BeoMaster 6000 Tuner/Amplifier Type 2702

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Manufactured: 1974 - 1977
Designer: Jacob Jensen
Colours: Rosewood, Teak, White

A thoroughgoing 'black box'. Nothing in the shape of the device revealed how it worked or what it was. Only the inscription on the top of the unit told the user just how the black 'magic mirror' was brought to life so it could show which function has been activated. The unit was Bang & Olufsen's first remote-controlled hi-fi system.

Beomaster 6000 History

Beomaster 6000 was the realisation of the Topline prototype on which work had progressed over the preceding years. The long flat cabinet of the Beomaster 1200 with its operation from the top and the depressed knobs was repeated. But the Beomaster 6000 is the first representative of a new phase in Jacob Jensen's oeuvre. The slide rule motif symbolised mechanical precision, but now the entire idiom is adapted to the abstraction it was necessary to submit in communicating using electronics.

The visually, symbolically and tactilely easily understood slide rule operation belonged to the age of mechanisation and must be understood in extension of the modernistic machine aesthetics of the 1920s. The design of the Beomaster 6000 emphasises that it belongs to the electronic age and that it is part of the virtual, digital epoch. The volume is regulated stepwise by pressing one button to increase volume and another to reduce it. The buttons are gathered together in one large steel sheet, in which 'tongues' have been cut. These each have a play of less than half a millimetre as they are electronic micro-switches. The depressed adjustment knob, which made its first appearance in the General Electric radiogram study model around 1960, is an electronic tuner.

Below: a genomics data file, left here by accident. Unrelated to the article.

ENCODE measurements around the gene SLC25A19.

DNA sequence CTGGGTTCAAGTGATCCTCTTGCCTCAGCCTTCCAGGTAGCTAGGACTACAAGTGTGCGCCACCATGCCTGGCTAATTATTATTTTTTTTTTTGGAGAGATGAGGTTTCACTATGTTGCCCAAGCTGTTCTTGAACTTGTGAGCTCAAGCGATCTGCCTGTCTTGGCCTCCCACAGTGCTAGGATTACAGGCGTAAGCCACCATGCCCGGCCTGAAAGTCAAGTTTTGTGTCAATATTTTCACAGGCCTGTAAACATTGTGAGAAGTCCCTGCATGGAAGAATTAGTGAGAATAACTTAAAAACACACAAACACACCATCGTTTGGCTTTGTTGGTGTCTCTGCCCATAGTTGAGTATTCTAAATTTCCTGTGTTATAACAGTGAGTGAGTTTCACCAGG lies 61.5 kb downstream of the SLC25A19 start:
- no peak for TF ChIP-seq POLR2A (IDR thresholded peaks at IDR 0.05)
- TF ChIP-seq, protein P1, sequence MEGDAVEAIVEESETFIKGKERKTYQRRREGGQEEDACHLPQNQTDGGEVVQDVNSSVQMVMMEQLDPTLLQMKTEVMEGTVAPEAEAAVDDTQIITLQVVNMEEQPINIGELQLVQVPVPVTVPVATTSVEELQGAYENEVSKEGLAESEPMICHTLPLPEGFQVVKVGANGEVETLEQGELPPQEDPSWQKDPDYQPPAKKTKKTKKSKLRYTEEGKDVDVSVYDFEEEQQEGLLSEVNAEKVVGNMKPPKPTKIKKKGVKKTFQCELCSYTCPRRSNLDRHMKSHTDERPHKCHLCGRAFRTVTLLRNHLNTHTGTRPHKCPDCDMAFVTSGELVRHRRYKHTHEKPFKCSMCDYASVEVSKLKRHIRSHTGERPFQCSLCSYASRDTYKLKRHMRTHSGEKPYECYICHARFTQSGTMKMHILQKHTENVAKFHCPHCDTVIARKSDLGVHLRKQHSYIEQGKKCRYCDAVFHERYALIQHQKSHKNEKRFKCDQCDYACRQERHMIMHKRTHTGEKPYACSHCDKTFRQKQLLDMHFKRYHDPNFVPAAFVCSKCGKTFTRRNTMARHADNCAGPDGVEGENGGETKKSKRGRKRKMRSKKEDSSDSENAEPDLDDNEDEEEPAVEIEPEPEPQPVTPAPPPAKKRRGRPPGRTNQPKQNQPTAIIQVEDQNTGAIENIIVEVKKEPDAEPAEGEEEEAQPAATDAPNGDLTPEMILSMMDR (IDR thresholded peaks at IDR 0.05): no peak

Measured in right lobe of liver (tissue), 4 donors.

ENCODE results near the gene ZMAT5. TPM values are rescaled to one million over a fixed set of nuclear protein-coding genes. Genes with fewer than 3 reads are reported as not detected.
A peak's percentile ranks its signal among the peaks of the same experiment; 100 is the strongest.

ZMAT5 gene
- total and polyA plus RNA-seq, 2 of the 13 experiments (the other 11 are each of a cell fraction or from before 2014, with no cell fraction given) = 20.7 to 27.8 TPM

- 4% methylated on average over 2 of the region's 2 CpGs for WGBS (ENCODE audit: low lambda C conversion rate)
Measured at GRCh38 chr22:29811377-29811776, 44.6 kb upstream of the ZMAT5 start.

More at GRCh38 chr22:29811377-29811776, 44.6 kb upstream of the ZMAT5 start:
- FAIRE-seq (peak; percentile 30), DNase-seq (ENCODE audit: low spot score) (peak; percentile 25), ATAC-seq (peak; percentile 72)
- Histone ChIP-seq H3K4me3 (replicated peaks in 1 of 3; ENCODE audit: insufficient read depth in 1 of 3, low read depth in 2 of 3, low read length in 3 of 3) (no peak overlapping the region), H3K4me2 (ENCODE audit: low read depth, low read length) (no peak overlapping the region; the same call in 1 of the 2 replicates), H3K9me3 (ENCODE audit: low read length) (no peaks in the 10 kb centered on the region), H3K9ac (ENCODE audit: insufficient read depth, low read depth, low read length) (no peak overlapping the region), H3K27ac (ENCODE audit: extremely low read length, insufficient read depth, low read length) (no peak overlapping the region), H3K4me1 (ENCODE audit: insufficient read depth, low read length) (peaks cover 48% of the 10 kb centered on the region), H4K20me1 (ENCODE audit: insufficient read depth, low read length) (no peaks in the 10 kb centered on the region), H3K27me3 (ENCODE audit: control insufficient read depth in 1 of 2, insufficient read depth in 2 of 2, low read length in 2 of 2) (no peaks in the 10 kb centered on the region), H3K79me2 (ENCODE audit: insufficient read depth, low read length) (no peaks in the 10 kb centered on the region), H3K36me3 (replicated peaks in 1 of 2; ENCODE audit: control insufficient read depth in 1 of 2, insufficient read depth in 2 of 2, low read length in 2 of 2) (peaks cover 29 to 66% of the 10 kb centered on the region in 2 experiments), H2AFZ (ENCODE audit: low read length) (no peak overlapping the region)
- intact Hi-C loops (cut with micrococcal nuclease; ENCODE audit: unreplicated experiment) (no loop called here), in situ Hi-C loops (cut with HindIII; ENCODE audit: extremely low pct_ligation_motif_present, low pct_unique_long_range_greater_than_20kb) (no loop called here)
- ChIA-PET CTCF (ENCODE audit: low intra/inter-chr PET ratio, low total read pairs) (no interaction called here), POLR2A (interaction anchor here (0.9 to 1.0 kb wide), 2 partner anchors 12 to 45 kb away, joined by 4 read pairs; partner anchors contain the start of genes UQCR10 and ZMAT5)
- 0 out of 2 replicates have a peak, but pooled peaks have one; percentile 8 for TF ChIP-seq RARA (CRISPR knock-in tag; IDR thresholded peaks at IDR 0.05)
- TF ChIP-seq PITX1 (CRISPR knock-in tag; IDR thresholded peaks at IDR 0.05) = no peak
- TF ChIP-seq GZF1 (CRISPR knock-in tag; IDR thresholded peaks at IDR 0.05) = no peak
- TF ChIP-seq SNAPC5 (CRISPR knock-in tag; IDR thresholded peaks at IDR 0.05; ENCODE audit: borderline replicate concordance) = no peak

" The great quality of the slide rule motif was that it showed both the user's input (setting) and the device's output at the same time. The logical consequence of micro-electricity is a division of input and output - the electronics differ from mechanical operation in that their function is invisible. Jensen does what he can, nevertheless, to make it easy to understand what is happening. Input is placed in a silver-coloured control panel, while output (displays) is gathered under a sheet of dark glass. This magical black sheet, 'the magic mirror' that lights up while in use, is to give an extra experience over and above the purely aesthetical. The Beomaster 6000 is a very easy advanced quadraphonic radio. In view of the development team, four sound channels required your being able to adapt the sound to your position in the room. In this way, the first remote-controlled hi-fi system became a reality. " - taken from 'Jacob Jensen' by Christain Holmsted Olesen.